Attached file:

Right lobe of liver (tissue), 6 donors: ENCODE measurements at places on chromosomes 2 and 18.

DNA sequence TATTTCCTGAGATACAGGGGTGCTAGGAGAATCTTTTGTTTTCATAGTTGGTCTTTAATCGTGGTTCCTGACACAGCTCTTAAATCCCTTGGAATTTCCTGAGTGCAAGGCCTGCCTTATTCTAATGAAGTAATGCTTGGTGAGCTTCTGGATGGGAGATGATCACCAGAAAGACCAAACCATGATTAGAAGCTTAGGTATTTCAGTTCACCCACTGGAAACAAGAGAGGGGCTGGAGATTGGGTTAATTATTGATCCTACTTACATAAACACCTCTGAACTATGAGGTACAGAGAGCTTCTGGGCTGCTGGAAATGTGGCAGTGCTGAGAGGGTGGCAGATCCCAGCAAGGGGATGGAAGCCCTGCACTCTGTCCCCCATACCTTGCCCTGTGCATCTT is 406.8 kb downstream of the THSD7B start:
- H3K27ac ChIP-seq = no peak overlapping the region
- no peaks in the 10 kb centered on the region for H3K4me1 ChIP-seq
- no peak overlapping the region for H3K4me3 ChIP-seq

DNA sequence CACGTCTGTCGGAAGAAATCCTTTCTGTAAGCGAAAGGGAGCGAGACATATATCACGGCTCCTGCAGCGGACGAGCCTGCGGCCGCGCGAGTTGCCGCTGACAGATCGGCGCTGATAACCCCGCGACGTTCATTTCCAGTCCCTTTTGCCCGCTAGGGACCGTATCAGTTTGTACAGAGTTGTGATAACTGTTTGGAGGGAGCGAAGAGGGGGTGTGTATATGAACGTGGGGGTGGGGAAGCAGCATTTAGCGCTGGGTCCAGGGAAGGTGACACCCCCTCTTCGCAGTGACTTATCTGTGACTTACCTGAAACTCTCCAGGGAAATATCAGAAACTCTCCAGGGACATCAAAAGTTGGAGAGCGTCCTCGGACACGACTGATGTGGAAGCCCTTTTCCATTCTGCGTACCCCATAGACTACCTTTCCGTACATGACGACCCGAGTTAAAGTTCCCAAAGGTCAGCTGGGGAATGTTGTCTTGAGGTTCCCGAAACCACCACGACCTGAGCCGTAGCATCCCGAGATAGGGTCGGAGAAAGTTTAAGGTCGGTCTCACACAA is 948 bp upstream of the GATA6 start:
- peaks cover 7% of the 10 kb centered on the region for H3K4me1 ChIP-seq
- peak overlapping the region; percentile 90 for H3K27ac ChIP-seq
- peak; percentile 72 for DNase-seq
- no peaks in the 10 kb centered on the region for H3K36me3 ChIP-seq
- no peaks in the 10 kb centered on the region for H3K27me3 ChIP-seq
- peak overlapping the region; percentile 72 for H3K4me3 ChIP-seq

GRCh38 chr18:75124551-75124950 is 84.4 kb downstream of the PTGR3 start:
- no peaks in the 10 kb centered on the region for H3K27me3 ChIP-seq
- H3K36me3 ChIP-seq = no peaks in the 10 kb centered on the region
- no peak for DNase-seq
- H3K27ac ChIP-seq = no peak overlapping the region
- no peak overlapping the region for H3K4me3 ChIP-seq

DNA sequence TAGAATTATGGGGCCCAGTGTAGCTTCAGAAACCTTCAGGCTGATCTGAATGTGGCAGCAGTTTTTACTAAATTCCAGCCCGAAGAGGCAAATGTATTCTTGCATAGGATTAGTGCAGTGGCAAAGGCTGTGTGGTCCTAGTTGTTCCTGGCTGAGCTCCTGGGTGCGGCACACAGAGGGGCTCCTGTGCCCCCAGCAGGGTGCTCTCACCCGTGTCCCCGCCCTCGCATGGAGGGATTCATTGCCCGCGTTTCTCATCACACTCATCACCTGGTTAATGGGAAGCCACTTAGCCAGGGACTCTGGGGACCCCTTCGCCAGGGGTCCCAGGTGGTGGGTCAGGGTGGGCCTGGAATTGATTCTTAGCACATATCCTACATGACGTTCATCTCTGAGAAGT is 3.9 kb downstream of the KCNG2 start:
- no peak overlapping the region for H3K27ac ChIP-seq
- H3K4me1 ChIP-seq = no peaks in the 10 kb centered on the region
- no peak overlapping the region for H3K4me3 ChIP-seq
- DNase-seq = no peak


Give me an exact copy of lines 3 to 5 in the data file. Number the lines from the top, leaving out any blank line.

- H3K27ac ChIP-seq = no peak overlapping the region
- no peaks in the 10 kb centered on the region for H3K4me1 ChIP-seq
- no peak overlapping the region for H3K4me3 ChIP-seq